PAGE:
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This Week at the Institute for Healthcare Improvement
January 20, 2015
Profile in Improvement: Alide Chase

Health care needs more leaders like Alide Chase. Since 2005, when IHI began a formal strategic partnership with Kaiser Permanente (KP), Chase has been at the center of a relationship that has provided extraordinary benefits to both organizations and to millions of patients. In a new Profile in Improvement on IHI.org, Chase describes her past work as a Kaiser Permanente Senior Vice President in building both KP’s patient safety and quality improvement programs, and its enterprise performance measurement system. Now retired and an IHI Senior Fellow, Chase is working to create a more vibrant network among the IHI Senior Fellows, and to provide strategic guidance to IHI’s leaders. What does she see as the key challenges to improving health and health care? What is she most excited about as she enters the next chapter of her life and career? Find out on IHI.org.

Using Data to Drive Primary Care Team Transformation

“Ultimately, the goal of using data in primary care is to guide quality improvement efforts. The challenge is getting enough data to direct improvement activities, but not so much to burden the effort,” says Jerry Langley in a new post to the IHI Blog. Langley, a statistician with Associates in Process Improvement and faculty for IHI’s upcoming 12-month Collaborative, Optimize Primary Care Teams to Meet Patients' Medical AND Behavioral Needs, notes that any improvement effort needs a measurement system to routinely collect and analyze data. Teams working to improve primary care can use data in two important ways: 1) to better understand their patient populations, and 2) to assess whether changes they are making are leading to improvement. Langley provides examples of the kinds of information that should be collected and tracked over time, and how some high-performing teams do this well.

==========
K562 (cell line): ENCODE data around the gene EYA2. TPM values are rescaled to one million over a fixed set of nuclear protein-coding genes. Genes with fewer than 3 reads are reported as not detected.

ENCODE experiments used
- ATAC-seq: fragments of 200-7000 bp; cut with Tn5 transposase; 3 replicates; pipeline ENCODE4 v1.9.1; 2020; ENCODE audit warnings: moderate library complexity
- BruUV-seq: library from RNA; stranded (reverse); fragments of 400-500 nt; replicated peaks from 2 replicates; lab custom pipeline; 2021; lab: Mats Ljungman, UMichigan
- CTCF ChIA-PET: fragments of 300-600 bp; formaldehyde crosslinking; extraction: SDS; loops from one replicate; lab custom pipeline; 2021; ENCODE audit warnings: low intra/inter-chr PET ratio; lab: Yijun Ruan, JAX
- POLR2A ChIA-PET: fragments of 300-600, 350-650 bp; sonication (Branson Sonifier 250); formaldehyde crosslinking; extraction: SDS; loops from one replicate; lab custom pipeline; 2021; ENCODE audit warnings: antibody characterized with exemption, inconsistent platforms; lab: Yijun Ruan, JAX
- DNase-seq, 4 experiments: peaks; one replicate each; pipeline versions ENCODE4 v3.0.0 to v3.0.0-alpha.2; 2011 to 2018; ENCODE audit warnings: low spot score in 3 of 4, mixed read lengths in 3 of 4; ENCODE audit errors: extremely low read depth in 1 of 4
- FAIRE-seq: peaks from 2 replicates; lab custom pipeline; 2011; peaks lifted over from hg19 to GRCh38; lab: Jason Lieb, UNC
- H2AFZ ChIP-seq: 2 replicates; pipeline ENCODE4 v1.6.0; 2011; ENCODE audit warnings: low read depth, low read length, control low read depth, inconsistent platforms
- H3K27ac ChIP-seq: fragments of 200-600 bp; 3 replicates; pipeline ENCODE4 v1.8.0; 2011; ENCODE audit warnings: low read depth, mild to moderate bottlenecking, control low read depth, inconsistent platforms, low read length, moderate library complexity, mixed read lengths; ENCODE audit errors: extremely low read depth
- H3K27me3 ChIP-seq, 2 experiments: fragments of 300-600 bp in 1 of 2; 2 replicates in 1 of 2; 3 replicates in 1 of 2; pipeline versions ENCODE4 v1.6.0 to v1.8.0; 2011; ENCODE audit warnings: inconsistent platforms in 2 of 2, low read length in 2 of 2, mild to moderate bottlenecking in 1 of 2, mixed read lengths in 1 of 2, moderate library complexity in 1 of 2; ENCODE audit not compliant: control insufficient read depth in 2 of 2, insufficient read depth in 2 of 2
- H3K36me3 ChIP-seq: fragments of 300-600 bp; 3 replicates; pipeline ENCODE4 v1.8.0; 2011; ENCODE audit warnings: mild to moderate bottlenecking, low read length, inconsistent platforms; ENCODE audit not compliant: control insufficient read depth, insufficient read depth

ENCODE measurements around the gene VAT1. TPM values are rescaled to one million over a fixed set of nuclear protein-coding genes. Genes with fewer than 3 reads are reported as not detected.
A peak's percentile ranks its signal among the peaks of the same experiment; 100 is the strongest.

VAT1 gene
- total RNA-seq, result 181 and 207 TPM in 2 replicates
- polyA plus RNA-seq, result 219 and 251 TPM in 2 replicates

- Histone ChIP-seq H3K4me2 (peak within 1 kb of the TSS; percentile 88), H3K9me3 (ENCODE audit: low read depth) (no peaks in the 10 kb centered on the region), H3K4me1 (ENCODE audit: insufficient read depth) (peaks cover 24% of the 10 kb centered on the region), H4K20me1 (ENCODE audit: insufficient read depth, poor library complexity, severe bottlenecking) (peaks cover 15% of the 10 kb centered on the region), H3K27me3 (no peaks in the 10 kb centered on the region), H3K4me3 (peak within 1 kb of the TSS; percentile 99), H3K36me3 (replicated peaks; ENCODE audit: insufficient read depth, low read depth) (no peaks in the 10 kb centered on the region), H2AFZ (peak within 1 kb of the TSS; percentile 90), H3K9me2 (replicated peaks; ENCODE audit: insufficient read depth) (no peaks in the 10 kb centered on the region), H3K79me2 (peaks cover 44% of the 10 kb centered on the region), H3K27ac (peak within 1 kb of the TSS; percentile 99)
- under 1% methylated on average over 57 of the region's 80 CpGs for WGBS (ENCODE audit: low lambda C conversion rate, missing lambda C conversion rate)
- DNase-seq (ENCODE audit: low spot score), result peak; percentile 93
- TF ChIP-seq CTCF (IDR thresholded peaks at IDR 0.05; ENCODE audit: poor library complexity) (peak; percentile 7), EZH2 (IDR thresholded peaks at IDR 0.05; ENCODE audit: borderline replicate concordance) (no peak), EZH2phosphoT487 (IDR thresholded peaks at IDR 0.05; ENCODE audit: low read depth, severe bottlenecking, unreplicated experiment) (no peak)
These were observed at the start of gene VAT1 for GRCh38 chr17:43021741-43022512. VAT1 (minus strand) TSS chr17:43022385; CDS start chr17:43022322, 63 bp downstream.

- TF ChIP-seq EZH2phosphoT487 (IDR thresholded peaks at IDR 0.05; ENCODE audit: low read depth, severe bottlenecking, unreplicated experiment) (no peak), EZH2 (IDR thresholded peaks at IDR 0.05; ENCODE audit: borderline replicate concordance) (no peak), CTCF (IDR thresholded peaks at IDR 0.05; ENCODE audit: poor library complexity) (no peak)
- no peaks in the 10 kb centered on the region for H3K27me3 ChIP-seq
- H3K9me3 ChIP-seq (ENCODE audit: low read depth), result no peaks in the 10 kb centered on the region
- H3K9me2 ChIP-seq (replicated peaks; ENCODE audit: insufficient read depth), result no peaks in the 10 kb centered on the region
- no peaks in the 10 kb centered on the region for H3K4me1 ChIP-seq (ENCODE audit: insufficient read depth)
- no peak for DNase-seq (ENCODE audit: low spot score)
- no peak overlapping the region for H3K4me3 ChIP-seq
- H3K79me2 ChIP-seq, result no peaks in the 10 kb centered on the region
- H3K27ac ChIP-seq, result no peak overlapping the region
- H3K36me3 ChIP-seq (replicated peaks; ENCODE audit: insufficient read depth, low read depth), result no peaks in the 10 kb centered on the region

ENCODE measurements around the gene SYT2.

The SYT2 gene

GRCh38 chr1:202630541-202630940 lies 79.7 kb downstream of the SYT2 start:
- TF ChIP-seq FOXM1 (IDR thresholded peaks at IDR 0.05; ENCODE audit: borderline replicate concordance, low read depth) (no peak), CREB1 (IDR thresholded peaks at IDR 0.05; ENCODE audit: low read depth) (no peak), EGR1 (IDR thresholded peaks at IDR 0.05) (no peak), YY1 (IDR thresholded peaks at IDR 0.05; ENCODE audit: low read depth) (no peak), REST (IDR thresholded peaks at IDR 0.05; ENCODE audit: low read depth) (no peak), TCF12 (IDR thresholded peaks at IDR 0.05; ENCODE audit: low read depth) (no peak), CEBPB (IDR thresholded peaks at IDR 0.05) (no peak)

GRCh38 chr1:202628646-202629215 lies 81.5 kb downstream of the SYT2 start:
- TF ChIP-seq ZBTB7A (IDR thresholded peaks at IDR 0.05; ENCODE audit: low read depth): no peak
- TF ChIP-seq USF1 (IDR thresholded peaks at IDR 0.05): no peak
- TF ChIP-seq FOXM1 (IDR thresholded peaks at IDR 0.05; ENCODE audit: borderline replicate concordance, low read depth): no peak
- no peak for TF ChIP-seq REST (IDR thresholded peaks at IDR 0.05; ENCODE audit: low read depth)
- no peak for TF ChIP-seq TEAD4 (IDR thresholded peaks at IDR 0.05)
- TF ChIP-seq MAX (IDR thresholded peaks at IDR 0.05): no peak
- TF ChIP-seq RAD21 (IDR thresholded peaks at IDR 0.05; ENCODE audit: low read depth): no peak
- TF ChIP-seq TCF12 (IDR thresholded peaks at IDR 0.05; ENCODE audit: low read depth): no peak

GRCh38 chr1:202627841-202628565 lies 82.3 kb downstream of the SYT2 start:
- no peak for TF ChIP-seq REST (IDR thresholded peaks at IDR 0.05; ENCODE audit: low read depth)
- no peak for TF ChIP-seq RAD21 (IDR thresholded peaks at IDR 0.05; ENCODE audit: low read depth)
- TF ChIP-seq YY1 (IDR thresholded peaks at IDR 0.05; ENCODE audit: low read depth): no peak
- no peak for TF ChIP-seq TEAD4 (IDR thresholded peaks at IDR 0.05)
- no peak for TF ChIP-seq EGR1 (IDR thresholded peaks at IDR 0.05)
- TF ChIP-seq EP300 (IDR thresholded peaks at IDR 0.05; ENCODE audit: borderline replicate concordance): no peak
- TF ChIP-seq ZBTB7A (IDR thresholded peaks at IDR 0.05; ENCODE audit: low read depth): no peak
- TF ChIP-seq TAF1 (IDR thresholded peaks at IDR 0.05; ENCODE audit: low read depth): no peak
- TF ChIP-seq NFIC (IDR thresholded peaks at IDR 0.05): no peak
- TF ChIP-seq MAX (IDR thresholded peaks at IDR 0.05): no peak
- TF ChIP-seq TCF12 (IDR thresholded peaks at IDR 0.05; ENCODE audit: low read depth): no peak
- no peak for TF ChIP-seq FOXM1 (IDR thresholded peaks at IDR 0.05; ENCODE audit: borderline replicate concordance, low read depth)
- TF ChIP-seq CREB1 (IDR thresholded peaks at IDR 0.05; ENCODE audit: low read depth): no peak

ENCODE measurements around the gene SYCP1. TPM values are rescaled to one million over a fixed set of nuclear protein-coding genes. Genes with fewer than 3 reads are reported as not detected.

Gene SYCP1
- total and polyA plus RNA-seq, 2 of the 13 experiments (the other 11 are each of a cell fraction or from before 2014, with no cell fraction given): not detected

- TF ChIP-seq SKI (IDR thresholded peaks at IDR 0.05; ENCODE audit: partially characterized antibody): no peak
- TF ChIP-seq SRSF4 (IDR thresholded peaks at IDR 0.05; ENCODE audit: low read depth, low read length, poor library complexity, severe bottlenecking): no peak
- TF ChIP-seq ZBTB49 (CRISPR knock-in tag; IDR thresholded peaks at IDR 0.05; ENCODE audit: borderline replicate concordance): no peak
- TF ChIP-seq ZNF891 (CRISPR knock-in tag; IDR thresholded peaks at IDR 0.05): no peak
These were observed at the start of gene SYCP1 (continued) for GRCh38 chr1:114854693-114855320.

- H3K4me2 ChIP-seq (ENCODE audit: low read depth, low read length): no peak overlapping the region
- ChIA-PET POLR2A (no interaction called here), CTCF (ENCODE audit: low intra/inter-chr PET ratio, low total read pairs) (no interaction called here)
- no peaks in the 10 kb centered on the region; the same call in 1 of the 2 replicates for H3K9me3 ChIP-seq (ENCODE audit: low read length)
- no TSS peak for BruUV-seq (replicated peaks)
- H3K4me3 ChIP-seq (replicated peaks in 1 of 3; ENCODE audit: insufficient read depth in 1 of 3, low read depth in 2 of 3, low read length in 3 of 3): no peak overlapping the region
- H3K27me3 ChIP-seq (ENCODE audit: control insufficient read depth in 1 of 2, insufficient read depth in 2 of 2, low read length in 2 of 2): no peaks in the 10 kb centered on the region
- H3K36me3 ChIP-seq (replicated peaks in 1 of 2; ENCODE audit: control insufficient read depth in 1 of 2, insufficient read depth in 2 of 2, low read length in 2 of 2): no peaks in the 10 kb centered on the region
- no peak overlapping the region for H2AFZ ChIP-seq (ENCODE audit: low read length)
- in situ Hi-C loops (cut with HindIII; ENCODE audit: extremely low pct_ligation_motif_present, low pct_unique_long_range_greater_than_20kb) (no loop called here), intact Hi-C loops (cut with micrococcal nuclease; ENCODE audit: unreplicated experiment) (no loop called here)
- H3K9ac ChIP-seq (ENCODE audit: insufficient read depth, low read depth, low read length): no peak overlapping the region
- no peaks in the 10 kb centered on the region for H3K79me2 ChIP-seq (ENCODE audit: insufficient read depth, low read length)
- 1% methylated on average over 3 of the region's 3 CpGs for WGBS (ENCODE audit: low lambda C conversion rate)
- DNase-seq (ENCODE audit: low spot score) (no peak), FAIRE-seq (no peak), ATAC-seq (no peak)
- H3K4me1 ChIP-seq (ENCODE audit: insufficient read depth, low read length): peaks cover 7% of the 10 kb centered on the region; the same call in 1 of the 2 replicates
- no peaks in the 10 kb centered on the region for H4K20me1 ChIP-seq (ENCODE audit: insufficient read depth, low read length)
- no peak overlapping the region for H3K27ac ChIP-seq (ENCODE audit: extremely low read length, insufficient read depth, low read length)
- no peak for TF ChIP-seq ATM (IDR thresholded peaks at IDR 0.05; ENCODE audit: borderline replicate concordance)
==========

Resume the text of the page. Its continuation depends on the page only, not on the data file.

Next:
National Forum Keynote Videos Available

Not everyone who shares our passion for improving health and health care could make it to Orlando last month for IHI’s 26th Annual National Forum. So, we’ve made videos of two of the four Forum keynotes freely available to all through IHITV on IHI.org. In the opening keynote, “AND Is the New OR,” IHI CEO, Maureen Bisognano, and EVP, Derek Feeley, talk about how we all need to reject “OR thinking” and embrace “AND thinking” as we work to find and spread innovative solutions. In the Forum’s closing keynote, “A Report from Xanadu,” IHI President Emeritus and Senior Fellow, Don Berwick, reminded the gathering that improving health and health care requires broad engagement far outside the traditional boundaries of health care; and that we have a moral imperative to reduce the portion of society’s common pool of resources spent on health care. 

IHI Focus Area Spotlight

Improvement Capability: IHI 2014 National Forum Keynote Videos

Person- and Family-Centered Care: Frail, Frightened, and Forgotten: Redesigning Frail Elder Care

Patient Safety: The Impact of Doctors’ Experiences of Adverse Events in Secondary Care

Quality, Cost, and Value: Moving to High-Value Health Care in Three Excelling US Regions

Triple Aim for Populations: The Antidote to Fragmented Care

look for
Politico.jpg

A recent article in Politico – "End-of-life instructions find no place in electronic health records– describes IHI's Conversation Ready initiative and features comments from Director Kelly McCutcheon Adams

 

QMHC_cover.jpg

A new article in Quality Management in Health Care follows up on a 2006 study of Jönköping County's (Sweden) improvement program and their experiences with sustaining improvement over 20 years

 

Disparities_Leadership_Program.jpg

The Disparities Solutions Center is now accepting applications (due February 13) for the 2015-2016 Disparities Leadership Program

 

where's IHI?
Maureen Bisognano, Don Berwick, Don Goldmann, and Pedro Delgado are in London this week for a patient safety seminar with NHS England.
who's at IHI?

Dr. Howard Koh, Professor of the Practice of Public Health Leadership at Harvard T.H. Chan School of Public Health, is visiting IHI this week.

 

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